GOP’s final budget gets initial approval from legislature

Published 12:02 am Thursday, June 27, 2019

By Gary D. Robertson

Associated Press

RALEIGH — Legislators gave preliminary approval Wednesday to a final budget agreement hashed out between Republican leaders that failed to include the top-tier negotiating appeals from Democratic Gov. Roy Cooper.

The House and Senate voted separately Wednesday to approve a two-year spending plan. The tallies were largely along party lines, with three Democrats in each chamber siding with the Republican majority.

Still, those defections wouldn’t be enough to override Cooper’s likely veto after he receives the budget bill following final legislative votes set for today. A veto would be upheld if House Democrats can retain the identical level of support against the budget in override votes. That would result in a stalemate between the GOP-controlled legislature and Cooper that could leave the state without a new budget well after the new fiscal year starts Monday.

The votes cap a couple of weeks of back and forth between Cooper and House Speaker Tim Moore and Senate leader Phil Berger in negotiations that generated little or no compromise. Cooper wants Medicaid expansion and insisted it be included in any talks.

The governor also opposed the corporate tax breaks Republicans wanted and sought across-the-board pay raises for teachers. The Republican budget retained those tax cuts and offers targeted increases for veteran teachers.

During the debate, key Democrats predicted more negotiations would be ahead this summer, but with Cooper and legislators having a larger say.

“This report excludes Gov. Cooper’s input from the budget process in a major way,” Senate Minority Leader Dan Blue of Wake County said during a Senate debate that lasted only 30 minutes. “We recommit to real compromise that will produce a budget that works for everyone.”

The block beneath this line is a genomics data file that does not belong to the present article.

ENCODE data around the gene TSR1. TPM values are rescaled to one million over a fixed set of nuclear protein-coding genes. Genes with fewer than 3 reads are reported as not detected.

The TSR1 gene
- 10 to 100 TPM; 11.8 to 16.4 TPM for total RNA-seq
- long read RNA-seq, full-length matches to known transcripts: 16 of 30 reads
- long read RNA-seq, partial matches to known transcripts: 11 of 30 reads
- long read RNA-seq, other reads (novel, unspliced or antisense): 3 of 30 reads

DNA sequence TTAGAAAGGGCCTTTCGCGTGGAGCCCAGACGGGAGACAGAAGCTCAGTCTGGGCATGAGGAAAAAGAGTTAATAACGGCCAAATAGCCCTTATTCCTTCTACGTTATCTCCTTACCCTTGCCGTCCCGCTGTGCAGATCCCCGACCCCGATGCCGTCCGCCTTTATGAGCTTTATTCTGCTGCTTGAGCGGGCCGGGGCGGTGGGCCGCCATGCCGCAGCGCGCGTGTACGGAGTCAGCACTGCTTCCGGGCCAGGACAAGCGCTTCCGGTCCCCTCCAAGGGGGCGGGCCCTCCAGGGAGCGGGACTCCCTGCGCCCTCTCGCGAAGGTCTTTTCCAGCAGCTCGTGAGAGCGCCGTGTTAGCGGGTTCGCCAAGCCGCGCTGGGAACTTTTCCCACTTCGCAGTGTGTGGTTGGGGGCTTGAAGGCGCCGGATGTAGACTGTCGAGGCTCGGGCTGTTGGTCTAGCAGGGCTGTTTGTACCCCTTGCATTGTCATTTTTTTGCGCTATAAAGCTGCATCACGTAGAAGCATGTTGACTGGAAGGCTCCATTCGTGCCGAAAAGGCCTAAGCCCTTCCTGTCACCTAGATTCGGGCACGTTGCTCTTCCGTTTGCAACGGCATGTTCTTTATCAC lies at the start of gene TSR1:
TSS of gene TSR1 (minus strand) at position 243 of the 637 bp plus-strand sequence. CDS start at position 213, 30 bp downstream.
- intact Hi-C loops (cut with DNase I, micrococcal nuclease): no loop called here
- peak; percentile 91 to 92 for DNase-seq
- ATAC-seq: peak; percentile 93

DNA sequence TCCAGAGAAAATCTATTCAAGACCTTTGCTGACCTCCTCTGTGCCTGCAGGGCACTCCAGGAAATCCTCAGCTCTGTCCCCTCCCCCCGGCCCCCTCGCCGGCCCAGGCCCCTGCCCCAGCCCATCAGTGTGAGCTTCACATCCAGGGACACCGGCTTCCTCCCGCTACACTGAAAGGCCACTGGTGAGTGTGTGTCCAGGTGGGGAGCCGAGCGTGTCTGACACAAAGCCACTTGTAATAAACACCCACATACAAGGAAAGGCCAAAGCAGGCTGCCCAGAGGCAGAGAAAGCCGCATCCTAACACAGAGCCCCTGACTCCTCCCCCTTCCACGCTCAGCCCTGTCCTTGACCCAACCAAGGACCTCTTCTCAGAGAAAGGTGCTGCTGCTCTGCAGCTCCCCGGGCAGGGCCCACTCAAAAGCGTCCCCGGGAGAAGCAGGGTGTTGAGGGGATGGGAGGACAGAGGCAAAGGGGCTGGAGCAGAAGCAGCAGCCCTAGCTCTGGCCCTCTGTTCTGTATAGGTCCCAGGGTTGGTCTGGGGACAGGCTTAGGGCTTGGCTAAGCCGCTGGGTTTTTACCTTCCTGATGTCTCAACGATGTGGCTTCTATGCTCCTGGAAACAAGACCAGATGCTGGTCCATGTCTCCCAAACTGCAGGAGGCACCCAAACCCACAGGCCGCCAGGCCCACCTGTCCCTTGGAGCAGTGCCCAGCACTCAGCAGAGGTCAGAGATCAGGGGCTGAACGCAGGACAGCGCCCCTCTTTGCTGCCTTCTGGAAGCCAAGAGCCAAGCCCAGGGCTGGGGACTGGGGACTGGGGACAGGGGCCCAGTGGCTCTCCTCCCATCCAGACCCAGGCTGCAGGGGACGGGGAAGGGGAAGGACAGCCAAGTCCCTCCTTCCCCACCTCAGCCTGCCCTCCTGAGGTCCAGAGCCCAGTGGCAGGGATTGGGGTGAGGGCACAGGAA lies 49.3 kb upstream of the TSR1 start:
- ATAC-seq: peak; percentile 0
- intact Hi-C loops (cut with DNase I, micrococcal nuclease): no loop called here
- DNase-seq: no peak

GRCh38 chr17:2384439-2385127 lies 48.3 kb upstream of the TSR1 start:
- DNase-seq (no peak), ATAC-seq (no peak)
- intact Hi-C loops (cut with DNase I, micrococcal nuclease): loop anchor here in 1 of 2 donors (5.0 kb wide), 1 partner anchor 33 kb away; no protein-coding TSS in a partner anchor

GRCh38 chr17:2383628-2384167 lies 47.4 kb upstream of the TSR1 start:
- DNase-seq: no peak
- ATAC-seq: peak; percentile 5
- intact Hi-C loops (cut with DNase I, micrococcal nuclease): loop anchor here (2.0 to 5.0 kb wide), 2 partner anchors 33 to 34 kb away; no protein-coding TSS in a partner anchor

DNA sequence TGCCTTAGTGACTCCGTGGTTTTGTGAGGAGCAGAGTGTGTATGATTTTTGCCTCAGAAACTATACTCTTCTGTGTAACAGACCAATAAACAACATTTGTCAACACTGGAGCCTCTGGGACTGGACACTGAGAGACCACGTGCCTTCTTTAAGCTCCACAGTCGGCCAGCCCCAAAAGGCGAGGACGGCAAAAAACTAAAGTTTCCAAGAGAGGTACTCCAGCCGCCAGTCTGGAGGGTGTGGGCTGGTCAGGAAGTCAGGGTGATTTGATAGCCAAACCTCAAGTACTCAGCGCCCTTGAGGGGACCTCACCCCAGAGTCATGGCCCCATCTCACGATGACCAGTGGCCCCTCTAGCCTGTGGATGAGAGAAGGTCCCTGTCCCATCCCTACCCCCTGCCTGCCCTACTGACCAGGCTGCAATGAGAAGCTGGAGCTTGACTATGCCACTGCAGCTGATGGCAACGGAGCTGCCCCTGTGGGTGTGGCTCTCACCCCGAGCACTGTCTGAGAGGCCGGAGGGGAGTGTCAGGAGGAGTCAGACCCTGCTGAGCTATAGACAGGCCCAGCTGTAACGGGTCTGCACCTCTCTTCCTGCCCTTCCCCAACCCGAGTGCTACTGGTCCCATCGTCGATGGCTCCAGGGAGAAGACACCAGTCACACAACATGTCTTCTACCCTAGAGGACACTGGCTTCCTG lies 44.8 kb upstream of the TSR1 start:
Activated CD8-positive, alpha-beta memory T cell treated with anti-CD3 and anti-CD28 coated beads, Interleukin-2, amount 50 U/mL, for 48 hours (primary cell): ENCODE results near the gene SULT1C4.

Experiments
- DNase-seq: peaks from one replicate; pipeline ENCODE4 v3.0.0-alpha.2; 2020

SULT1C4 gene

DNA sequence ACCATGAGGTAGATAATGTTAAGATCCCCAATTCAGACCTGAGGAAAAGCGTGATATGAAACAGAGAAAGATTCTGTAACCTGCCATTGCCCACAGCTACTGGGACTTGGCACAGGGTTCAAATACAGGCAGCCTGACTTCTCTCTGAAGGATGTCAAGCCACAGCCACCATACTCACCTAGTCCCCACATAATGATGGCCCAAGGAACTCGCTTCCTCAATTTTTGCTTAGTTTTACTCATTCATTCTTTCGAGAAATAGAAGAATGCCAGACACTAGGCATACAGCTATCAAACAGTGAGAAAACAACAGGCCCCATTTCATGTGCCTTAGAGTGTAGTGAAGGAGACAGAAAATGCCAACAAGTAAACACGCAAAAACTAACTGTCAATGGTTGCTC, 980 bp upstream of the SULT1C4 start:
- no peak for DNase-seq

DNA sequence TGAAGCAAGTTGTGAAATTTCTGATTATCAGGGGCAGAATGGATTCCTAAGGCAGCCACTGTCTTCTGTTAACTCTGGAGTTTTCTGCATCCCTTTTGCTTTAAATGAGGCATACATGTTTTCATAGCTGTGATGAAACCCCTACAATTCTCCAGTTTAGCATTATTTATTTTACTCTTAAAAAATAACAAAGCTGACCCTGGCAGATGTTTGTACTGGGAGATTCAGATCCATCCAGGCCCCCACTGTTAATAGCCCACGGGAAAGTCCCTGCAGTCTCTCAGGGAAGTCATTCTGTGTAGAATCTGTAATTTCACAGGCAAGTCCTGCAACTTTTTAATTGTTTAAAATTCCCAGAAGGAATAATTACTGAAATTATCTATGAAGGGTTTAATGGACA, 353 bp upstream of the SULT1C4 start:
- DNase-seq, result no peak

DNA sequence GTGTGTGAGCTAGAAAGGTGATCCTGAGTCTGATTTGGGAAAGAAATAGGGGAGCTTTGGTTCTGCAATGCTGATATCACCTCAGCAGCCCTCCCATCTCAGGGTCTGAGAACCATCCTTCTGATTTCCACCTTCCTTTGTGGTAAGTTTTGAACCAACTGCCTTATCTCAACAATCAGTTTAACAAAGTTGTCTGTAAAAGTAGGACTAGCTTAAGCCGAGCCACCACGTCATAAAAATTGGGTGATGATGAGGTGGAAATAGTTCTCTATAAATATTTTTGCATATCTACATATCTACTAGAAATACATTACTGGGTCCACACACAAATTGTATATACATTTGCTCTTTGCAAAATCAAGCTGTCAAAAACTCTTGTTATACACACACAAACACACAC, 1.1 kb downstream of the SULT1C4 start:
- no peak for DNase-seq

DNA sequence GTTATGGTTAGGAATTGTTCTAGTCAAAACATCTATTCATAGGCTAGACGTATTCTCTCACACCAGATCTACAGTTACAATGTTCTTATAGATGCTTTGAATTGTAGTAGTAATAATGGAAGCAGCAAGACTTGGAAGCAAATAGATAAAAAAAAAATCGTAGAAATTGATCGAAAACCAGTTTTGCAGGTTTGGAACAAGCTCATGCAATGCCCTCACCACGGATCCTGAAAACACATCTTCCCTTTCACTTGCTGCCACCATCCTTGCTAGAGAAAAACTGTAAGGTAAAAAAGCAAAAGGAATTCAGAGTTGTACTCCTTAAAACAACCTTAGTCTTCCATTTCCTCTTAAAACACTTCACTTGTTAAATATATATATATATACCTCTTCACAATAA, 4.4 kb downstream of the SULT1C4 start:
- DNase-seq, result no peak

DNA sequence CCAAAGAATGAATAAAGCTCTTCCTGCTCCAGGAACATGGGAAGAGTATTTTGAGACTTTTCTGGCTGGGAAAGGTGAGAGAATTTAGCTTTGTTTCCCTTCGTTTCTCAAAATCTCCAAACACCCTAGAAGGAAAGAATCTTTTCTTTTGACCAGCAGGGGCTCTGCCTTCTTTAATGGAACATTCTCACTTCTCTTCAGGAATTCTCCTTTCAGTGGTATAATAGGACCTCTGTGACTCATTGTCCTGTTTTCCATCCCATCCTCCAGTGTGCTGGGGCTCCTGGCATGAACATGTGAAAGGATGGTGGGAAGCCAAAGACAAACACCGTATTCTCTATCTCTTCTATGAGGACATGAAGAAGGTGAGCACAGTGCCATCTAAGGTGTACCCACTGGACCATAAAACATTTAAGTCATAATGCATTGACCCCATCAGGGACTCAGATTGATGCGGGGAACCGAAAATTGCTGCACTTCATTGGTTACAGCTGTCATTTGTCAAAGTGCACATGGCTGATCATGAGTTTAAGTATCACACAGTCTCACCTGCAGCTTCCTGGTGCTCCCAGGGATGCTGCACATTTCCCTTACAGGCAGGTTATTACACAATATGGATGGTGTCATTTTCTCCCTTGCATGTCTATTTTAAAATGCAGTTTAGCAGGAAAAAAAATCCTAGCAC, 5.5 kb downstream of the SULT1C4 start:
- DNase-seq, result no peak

Republicans said Cooper failed to initiate real dialogue on the budget by refusing to provide counteroffers when requested. On Medicaid expansion, which Berger strongly opposes, the GOP’s consensus budget does include a provision encouraging Cooper to convene a special session to address health care access, including expansion.

“Compromise 101 is you don’t get your way totally,” said Berger, a Rockingham County Republican, before the budget was approved 33-15. “Compromise 101 means that you move some from your position to a position of other folks.”

The House tentatively approved the measure 66-51. Moore took a more impassioned stance near the end of the 2½-hour House debate, pledging a thorough debate and action on health care in a special session this fall if the GOP budget passed. Otherwise, he said, “we’d look ridiculous.”

Just last week, Moore told reporters there would be no vote on Medicaid expansion. But Wednesday, Moore had positive things to say about a proposal by some Republicans that is expansion in everything but name. The “NC Health Care for Working Families” proposal would set work requirements and premium payments for recipients.

Otherwise, GOP leaders highlighted provisions in the budget that would accumulate $4.4 billion for school construction and renovations over 10 years. The construction would be paid for with existing and future revenues, not by a bond package.

“This is truly an historic investment in our future,” GOP Rep. Dean Arp of Union County said. Cooper wants to issue debate through a bond proposal for school and infrastructure.

Over $700 million in the budget would be parked in the state’s reserve fund by mid-2021, restoring its levels close to those before Hurricane Florence last year. Another $112 million also would be allocated to disaster needs after Florence, Hurricane Matthew and other recent storms. Berger’s office said $91 million would be allocated for school safety measures over two years, including permanent funds for hiring school police officers and mental health workers.

Democrats complained the measure failed to adequately fund operating the public schools and fell well short of the Cooper’s administration request to fund 37 environmental department positions to address emerging contaminants in water sources. The budget only funded five positions, according to the Department of Environmental Quality.

“This budget does not work for our schools. It does not work for our health,” said Rep. Wesley Harris, a Mecklenburg County Democrat.

The GOP measure is sprinkled throughout with funds for local projects and nonprofit groups, items that likely weighed on Democrats pondering whether to vote for the plan.